Law Libraries Supporting Year-Round Law Schools

by Dean Duane Strojny

For every other law school in the country, the academic year is just winding down. Finals are in full swing and graduation is just around the corner. The summer is ready to begin with time to catch up on paperwork, work on a few new projects, and prepare for the next semester that is slated to begin in mid-August.

Of course, that is not my experience for that last 22 years. The WMU Cooley Law School operates year round. There are three fifteen-week semesters. Our students are on break for two weeks and will return to class on May 1. That is all the students except for the few who may opt to take the summer off. We have our full slate of one-credit advanced legal research courses. Florida Legal Research has 16 students enrolled. I am supervising a student extern (all faculty get this opportunity since our students have had an externship or clinical requirement since 1998). Everyone is gearing up for new-student orientation during the last week of April. We will be open seven days a week beginning May 1 except for two holidays (Memorial Day and the 4th of July). The weekend program continues right through the summer months. Our extended hours of 8am to 2am for finals will begin on Monday, July 24.

In our non-stop academic world, planning time is a premium. Don’t get me wrong, I used to work at one of those regular university law schools. Summers were often very full of work but consisted more of shifting collections, planning new programs, and generally catching up on things that laid on the desk most of the traditional academic year.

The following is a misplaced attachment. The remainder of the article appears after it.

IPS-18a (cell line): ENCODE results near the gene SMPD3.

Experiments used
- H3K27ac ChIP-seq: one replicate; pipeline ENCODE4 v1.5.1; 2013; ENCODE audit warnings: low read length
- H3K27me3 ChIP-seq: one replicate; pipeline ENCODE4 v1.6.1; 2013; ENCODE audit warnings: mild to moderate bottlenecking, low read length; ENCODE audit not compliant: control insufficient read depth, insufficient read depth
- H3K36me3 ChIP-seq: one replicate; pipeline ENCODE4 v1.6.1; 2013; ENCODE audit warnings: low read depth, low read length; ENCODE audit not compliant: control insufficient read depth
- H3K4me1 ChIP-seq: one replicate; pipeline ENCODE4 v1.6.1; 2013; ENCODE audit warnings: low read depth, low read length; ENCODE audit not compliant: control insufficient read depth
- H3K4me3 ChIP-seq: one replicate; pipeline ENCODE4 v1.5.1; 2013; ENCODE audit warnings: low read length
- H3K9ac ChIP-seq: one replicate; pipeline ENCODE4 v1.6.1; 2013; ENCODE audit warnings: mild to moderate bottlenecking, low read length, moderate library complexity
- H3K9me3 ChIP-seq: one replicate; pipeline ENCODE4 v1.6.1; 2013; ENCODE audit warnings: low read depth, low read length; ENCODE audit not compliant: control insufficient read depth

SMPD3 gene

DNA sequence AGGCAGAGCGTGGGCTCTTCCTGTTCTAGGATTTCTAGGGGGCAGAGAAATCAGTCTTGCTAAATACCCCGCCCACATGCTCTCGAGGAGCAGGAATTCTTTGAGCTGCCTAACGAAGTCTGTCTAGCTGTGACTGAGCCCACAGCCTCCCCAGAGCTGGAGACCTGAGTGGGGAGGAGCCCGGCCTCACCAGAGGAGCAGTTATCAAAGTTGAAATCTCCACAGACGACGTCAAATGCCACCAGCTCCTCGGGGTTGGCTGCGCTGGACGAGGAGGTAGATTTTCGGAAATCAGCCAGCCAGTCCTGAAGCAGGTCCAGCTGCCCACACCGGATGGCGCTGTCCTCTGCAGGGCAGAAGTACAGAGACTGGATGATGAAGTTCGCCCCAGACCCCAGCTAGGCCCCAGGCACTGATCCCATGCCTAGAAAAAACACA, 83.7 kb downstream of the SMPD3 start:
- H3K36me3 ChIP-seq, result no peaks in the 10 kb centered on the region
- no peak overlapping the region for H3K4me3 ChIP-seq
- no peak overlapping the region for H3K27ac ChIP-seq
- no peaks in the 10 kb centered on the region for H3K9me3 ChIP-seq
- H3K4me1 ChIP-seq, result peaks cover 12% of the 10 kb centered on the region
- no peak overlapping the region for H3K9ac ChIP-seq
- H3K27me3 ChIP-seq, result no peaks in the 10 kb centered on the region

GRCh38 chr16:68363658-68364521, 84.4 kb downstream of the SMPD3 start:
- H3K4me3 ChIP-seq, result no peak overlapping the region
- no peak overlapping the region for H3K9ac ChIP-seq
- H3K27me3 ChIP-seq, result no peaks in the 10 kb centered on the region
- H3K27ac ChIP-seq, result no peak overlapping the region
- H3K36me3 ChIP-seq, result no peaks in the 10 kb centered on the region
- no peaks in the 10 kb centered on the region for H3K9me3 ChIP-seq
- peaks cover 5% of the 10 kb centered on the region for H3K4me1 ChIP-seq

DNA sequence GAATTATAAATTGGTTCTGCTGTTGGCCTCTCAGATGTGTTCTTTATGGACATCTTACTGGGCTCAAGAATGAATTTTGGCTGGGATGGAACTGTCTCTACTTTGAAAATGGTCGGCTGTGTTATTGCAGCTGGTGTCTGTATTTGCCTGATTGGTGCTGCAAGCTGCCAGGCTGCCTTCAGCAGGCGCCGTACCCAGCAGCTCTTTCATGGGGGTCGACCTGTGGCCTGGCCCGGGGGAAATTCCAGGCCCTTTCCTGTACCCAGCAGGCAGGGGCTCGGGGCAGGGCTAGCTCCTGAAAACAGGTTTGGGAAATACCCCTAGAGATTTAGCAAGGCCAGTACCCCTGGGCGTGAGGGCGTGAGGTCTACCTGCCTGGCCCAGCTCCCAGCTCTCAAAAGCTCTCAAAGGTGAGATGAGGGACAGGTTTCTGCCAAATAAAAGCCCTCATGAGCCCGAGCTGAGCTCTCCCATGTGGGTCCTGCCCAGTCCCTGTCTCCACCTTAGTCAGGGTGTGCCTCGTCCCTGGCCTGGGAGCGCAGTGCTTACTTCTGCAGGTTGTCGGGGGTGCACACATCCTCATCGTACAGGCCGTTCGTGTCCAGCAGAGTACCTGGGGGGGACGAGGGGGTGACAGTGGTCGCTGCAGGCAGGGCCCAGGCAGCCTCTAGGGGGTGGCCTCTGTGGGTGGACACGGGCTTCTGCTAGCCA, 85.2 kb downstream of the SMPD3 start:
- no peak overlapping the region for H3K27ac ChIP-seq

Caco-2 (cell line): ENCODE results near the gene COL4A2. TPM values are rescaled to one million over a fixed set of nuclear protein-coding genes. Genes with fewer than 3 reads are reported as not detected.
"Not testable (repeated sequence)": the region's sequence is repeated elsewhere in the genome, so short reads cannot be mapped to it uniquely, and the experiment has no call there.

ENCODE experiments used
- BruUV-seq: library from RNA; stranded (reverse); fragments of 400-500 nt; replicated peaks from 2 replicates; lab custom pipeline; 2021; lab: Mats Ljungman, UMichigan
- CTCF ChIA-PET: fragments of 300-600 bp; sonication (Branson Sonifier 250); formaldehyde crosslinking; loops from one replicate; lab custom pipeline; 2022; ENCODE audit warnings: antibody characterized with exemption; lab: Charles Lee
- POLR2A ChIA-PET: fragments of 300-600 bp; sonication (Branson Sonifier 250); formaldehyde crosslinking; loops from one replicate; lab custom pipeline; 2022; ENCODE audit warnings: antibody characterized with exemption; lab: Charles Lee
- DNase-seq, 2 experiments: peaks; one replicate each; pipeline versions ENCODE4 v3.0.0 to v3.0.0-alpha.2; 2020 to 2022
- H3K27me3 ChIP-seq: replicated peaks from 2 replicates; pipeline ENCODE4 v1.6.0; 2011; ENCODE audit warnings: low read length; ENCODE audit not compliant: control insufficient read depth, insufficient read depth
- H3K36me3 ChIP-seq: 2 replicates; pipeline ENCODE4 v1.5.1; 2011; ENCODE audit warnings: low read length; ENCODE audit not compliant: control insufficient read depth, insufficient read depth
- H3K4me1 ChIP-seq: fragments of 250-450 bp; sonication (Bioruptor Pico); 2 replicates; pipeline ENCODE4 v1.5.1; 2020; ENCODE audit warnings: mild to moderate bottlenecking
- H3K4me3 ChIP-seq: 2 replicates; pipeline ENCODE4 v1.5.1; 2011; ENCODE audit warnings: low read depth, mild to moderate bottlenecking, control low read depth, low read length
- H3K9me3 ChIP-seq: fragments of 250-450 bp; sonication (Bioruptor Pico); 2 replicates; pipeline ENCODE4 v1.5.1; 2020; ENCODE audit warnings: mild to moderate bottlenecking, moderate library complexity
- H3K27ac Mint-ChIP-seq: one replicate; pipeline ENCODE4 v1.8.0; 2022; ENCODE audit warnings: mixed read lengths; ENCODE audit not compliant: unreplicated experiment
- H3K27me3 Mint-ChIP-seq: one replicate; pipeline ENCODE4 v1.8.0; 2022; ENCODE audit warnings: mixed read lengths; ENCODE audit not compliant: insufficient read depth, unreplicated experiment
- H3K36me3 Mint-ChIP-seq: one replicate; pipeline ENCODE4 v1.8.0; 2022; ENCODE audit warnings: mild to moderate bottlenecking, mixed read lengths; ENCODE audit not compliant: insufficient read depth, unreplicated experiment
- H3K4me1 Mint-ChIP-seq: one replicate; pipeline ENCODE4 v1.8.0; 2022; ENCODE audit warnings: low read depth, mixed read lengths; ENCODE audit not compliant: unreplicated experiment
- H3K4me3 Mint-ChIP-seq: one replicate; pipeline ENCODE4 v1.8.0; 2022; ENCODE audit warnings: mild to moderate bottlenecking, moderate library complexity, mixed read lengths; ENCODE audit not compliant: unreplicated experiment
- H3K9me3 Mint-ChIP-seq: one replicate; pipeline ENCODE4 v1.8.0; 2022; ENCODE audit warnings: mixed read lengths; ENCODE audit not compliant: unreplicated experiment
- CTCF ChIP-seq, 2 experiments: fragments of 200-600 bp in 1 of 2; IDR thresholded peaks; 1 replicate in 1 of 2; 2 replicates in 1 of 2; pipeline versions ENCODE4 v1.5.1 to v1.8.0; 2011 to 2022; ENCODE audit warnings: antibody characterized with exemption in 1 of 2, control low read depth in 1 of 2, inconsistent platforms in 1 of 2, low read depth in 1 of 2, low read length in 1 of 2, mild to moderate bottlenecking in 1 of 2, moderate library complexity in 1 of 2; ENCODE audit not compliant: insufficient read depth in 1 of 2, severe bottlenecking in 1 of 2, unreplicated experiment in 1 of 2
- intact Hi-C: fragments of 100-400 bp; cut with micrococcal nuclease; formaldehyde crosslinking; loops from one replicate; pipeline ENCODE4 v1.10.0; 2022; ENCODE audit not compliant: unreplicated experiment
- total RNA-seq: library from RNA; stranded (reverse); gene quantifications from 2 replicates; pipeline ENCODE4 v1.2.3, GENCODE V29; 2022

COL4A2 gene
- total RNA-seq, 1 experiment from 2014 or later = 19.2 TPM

So, how do we pull it off? Well, first, it requires a very dedicated staff. They are willing to work nights and weekends even if it means missing the weekly summer concert series on the plaza downtown or a few less Saturday fun runs. If there are a few nice weekends in Michigan during a fifteen-week summer semester, you are fortunate. If it happens that you are actually off that weekend, you are even luckier. Second, there has to be a high degree of consistency. For example, Torts I is always offered on Mondays at 9:00 a.m. in the fall semester, Wednesdays at 2:00 p.m. in the winter semester, and Tuesdays at 6:00 p.m. in the summer semester. Faculty and staff know this, and it greatly helps with planning.

There are many advantages to a year-round program from the library perspective, and here are some of them:

1. Your skills stay razor sharp. There is no down time and all our courses, including the reading and writing variety, are offered three times a year.
2. Our space is constantly used. Students have their favorite places to study all year long. There is no break in their studying.
3. There are three entering classes per year. This means our programs are offered three times a year. Planning takes place at the same time you’re running a program. Program assessment is ongoing and there is little time for ideas to get stale or projects to languish.
4. There is a strong camaraderie among colleagues. We are in this together. Our enrollment is seeing an increase so we know how to look out two or three terms and predict what our workloads will look like.

Similar to WMU Cooley, many k-12 school districts have taken on the year-round calendar. And there are sound pedagogical reasons for doing so. It makes sense that higher education adopt the approach, too.

Year round school pros and cons
Different year round options

With Mitchell/Hamline Law School turning legal education on its side by having a split online/in-person program during a regular higher education academic year, many traditional legal education concepts may be going out the window. My experiences have taught me that there is value in thinking outside the box and sometimes that means going way outside that box. So, as your summer begins, think about how it could be different. What will you be doing May 1 or July 24?

Advertisements

About Jamie Baker

Jamie Baker is the Associate Director of the Law Library at Texas Tech University School of Law. She also teaches Civil Trial Research. She blogs at www.gingerlawlibrarian.com.
This entry was posted in Uncategorized. Bookmark the permalink.

Leave a Reply

Fill in your details below or click an icon to log in:

WordPress.com Logo

You are commenting using your WordPress.com account. Log Out / Change )

Twitter picture

You are commenting using your Twitter account. Log Out / Change )

Facebook photo

You are commenting using your Facebook account. Log Out / Change )

Google+ photo

You are commenting using your Google+ account. Log Out / Change )

Connecting to %s